It’s not surprising, then, that WISH-TV would feature Moore and his students in its series of Bicentennial Minute reports. The piece is actually about three minutes long, and you can watch it here.

Moore, himself a UIndy alumnus, also has been involved in the Barnett grave project, by the way.

Forensics team continues Texas migrant project

labbingUIndy Human Biology master’s degree candidates Amanda Khan (left) and Helen Brandt analyze skeletal remains in a laboratory at Texas State University.

Associate Professor Krista Latham and the graduate students of UIndy’s Archaeology & Forensics Team are back in Texas for the fourth consecutive summer, volunteering their time and expertise to help identify undocumented migrants who have died after crossing the border.

On previous visits, the crew spent most of their time in a small cemetery, exhuming the remains of men and women whose bodies were found and buried without identification. This year, the group is primarily working at Texas State University, analyzing skeletal remains for clues to their origin. They also will work with the South Texas Human Rights Center and other organizations to identify other cemeteries where migrants have been buried.

Along with Dr. Latham, a forensic anthropologist, this year’s contingent includes UIndy colleague Dr. Alyson O’Daniel, a cultural anthropologist; Human Biology master’s candidates Amanda KhanJustin Maiers and Ryan Strand, veterans of previous Texas trips; and fellow grad student Helen Brandt, a first-timer.

The group left Sunday and will return May 18. Read their blog posts and see their photos and video at beyondborders.uindy.edu.

Read previous stories about the Beyond Borders project here.

Undergrads working with Harvard researchers

Visiting scientists to study greenhouse gases throughout Indianapolis

Read NUVO Newsweekly story

A team of UIndy students will spend the next two weeks collaborating with Harvard University researchers on a study of greenhouse gas emissions in Marion County.

The visiting scientists are led by Dr. Steven C. Wofsy, Abbott Lawrence Rotch Professor of Atmospheric and Environmental Science at Harvard and one of the world’s leading experts on the chemical composition of the atmosphere. The international group also includes researchers from a German university and Los Alamos National Laboratory.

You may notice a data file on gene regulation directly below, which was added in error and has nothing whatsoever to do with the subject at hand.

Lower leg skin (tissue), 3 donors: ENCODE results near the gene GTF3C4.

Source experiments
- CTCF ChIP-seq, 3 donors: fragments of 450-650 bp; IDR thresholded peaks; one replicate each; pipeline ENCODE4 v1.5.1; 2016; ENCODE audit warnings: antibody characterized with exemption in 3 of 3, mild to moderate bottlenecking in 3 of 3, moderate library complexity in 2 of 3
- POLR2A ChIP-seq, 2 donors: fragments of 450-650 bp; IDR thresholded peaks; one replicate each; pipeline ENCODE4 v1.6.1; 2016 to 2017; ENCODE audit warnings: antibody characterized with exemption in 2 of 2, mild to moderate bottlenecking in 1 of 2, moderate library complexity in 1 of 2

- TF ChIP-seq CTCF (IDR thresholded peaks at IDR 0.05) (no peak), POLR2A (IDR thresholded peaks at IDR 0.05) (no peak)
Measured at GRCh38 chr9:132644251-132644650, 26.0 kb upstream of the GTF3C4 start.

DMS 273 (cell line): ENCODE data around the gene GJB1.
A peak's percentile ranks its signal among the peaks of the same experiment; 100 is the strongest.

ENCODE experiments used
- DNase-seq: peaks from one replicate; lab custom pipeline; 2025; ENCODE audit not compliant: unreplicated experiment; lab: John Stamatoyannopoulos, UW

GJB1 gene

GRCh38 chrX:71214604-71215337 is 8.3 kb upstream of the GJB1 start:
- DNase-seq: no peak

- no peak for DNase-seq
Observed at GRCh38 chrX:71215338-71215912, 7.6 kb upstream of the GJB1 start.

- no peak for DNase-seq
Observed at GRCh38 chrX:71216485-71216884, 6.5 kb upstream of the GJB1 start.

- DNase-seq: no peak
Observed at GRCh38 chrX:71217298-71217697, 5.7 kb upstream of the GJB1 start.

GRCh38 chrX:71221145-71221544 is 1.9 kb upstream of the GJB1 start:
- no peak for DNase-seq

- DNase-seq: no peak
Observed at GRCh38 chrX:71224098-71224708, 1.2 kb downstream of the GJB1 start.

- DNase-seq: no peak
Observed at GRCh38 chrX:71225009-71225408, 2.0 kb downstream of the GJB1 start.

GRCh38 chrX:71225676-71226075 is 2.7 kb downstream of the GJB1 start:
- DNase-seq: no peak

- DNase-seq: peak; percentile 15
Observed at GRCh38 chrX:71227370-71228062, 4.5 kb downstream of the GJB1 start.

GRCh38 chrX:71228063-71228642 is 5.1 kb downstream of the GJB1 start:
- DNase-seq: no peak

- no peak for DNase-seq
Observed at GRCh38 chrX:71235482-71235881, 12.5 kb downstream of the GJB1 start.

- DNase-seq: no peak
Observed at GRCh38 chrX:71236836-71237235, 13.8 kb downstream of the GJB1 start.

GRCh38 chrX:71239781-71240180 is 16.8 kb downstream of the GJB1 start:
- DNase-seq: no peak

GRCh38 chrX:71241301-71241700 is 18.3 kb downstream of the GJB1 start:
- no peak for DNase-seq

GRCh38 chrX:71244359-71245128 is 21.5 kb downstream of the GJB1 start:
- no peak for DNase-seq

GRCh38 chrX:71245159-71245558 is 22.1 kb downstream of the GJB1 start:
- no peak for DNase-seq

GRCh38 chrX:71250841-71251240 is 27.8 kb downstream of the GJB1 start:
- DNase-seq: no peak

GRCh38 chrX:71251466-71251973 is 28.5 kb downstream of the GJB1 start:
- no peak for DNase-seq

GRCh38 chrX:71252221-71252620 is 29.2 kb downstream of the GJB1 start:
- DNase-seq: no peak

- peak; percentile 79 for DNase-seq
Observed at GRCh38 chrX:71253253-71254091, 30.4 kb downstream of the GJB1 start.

“This team is world-renowned as far as atmospheric science is concerned, and it is an honor to have them engage our budding, undergraduate researchers,” says Dr. Levi Mielke, assistant professor of chemistry at UIndy, whose own research interests include environmental chemistry and air quality.

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Archaeology team studying fabled gravesite

grave workUIndy grad students Rose Perash (left) and Fatma Zalzala begin work at the so-called “grave in the middle of the road,” located between Franklin and Edinburgh.

Peculiar 19th century burial rests in center of Johnson County road

Barnett grave

The 1831 gravesite of Nancy Kerlin Barnett

NEWS COVERAGE:
Indianapolis Star (with photo gallery)
WXIN-Fox59
WTHR-TV 13
WISH-TV 8
WRTV-6
Daily Journal
Inside Indiana Business

A student and faculty archaeology team from UIndy is digging into the mystery of a famous Johnson County grave and the lives of central Indiana’s earliest white settlers.

The remains of Nancy Kerlin Barnett, who lived from 1793 to 1831, rest in an island of grass and rock that sits smack in the middle of County Road 400S near Interstate 65 south of Franklin. The site is often referred to simply as “the grave in the middle of the road,” or less accurately, “the Indian grave.”

According to local lore, Barnett’s grandson guarded the grave with a shotgun when other surrounding graves were moved in the 1900s for construction of the road.

The site is a nationally known curiosity for travelers and for thrill-seekers who claim the area is haunted. It’s also a traffic hazard that is regularly struck by passing vehicles, which is why the Johnson County Highway Department intends to lower the elevation of the grave mound and reconfigure the roadway for the protection of motorists and the grave itself.

Schmidt

Schmidt

The UIndy team, six graduate students led by Professor Christopher Schmidt of the Department of Anthropology, will temporarily remove and study Barnett’s remains at the university, returning them to the site when the roadwork is completed. The Johnson County Museum of History is a partner in the project and invited the researchers to handle the exhumation.